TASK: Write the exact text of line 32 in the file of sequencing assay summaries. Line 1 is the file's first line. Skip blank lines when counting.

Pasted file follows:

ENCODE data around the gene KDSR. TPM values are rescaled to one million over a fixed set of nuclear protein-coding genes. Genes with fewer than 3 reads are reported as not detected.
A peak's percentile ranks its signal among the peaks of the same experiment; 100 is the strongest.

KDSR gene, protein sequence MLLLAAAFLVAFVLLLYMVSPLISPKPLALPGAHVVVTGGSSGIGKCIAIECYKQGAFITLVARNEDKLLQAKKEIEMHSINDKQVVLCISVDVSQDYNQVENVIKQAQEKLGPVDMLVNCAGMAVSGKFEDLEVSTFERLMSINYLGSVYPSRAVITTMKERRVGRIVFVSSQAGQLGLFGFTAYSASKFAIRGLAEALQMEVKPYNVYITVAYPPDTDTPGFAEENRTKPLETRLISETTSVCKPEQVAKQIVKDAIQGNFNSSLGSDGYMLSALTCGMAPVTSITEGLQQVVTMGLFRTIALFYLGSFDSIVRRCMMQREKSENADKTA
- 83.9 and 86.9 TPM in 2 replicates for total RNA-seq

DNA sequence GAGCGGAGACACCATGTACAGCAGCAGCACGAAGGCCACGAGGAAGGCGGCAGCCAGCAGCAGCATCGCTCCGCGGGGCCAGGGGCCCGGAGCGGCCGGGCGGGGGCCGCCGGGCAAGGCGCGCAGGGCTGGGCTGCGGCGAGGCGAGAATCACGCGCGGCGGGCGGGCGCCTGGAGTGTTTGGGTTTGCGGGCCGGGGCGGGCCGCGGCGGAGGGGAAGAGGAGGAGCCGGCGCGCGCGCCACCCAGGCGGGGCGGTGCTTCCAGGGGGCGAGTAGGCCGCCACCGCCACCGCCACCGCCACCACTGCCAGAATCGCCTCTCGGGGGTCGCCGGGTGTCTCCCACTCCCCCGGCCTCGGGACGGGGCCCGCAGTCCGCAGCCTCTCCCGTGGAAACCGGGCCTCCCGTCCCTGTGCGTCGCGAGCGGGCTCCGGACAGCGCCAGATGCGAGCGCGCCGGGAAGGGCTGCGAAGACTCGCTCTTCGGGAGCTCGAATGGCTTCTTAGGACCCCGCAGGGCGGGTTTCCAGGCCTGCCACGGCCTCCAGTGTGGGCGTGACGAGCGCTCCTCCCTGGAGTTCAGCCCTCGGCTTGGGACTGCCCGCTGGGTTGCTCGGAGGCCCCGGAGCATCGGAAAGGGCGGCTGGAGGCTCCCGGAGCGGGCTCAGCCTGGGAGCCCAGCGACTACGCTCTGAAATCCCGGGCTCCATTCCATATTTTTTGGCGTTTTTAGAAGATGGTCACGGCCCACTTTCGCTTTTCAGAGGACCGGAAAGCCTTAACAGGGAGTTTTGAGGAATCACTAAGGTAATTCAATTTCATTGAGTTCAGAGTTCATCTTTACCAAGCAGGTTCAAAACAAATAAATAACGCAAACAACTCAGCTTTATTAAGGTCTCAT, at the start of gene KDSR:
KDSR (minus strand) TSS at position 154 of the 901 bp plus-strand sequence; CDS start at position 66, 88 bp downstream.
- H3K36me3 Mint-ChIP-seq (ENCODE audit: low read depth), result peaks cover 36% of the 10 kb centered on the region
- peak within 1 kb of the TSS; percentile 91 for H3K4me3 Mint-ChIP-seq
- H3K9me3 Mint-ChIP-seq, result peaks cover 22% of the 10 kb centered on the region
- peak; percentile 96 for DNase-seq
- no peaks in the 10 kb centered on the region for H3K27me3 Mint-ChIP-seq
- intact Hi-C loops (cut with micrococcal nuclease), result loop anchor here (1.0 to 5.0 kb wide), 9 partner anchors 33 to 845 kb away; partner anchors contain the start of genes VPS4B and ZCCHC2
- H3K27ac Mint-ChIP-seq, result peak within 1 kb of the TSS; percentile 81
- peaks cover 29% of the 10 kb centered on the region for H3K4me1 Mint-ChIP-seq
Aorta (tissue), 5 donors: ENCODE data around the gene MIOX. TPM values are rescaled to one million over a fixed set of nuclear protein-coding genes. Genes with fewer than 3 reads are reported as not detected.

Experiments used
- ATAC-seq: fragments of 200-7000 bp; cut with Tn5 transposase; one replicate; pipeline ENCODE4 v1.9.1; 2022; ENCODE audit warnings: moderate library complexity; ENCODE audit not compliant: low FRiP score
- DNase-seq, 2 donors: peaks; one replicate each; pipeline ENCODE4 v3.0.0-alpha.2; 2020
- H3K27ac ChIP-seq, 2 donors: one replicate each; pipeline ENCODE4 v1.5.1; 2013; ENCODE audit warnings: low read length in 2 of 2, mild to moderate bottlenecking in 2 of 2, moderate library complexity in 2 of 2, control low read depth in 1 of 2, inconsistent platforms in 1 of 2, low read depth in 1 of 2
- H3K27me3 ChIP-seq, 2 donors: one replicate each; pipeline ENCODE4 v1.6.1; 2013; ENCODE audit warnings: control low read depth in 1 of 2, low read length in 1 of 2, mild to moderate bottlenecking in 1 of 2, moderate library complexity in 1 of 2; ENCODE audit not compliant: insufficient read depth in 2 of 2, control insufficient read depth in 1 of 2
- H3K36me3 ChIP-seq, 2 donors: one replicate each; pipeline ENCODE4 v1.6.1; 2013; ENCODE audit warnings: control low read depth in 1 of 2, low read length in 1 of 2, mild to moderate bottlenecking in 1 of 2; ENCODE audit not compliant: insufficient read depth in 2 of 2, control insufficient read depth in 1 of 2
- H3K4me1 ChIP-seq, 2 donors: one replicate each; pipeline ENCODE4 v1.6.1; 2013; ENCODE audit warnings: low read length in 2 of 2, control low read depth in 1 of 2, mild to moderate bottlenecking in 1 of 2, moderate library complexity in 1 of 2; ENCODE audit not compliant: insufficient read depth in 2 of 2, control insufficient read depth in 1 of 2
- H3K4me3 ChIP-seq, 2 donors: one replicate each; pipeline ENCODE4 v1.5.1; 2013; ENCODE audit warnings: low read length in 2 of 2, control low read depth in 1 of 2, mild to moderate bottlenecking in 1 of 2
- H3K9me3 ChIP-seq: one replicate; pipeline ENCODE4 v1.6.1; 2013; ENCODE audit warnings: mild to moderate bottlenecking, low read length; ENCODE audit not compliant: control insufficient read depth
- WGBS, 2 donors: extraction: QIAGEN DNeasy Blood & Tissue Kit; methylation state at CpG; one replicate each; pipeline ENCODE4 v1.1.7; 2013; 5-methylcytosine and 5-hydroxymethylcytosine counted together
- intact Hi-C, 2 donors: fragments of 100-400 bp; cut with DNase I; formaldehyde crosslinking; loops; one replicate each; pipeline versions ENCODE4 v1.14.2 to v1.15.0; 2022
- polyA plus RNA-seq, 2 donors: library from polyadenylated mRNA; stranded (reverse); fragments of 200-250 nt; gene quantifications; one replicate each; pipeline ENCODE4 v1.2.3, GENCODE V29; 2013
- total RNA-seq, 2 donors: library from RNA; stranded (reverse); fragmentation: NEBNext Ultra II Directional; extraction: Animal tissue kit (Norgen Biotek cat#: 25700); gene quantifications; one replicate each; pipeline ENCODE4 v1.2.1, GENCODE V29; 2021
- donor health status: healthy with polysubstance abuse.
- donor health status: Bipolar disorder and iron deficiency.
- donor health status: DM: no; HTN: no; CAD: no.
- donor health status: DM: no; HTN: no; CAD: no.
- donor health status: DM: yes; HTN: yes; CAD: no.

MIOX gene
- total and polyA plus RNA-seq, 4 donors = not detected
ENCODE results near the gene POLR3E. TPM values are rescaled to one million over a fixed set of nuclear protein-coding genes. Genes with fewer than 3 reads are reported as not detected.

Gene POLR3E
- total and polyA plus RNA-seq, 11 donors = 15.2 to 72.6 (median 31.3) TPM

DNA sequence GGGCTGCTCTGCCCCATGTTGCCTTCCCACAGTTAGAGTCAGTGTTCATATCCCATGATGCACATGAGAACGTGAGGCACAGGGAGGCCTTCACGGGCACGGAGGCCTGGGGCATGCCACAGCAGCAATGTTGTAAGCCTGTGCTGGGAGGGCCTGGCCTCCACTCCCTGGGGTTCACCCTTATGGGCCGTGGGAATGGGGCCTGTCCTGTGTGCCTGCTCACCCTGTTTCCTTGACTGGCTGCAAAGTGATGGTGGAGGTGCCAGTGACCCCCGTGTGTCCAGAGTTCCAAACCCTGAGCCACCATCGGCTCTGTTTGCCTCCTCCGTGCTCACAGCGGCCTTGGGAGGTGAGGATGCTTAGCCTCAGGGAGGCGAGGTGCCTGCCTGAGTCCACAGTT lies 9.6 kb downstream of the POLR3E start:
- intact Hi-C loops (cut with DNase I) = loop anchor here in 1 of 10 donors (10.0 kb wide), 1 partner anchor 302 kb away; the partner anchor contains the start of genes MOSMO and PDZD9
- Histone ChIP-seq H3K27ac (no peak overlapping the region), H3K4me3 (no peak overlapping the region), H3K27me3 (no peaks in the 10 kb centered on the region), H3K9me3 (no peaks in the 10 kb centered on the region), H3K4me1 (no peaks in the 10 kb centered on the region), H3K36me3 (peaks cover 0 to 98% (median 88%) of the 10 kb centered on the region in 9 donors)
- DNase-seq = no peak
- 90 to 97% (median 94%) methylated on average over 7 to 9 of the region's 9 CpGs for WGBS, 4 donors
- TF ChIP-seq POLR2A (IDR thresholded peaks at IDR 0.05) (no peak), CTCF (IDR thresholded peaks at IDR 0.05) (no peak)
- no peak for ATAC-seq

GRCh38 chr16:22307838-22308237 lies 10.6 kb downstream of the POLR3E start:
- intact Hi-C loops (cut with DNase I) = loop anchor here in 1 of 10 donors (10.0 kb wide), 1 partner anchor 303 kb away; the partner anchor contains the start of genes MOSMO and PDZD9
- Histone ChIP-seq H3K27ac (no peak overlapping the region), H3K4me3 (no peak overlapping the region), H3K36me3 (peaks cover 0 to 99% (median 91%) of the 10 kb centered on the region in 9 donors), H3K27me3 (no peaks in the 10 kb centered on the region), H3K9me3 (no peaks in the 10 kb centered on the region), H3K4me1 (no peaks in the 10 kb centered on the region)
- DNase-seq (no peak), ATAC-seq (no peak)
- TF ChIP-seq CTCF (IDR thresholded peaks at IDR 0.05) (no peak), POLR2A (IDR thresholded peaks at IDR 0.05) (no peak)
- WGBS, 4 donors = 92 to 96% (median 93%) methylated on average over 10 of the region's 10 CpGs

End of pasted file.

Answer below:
- donor health status: DM: no; HTN: no; CAD: no.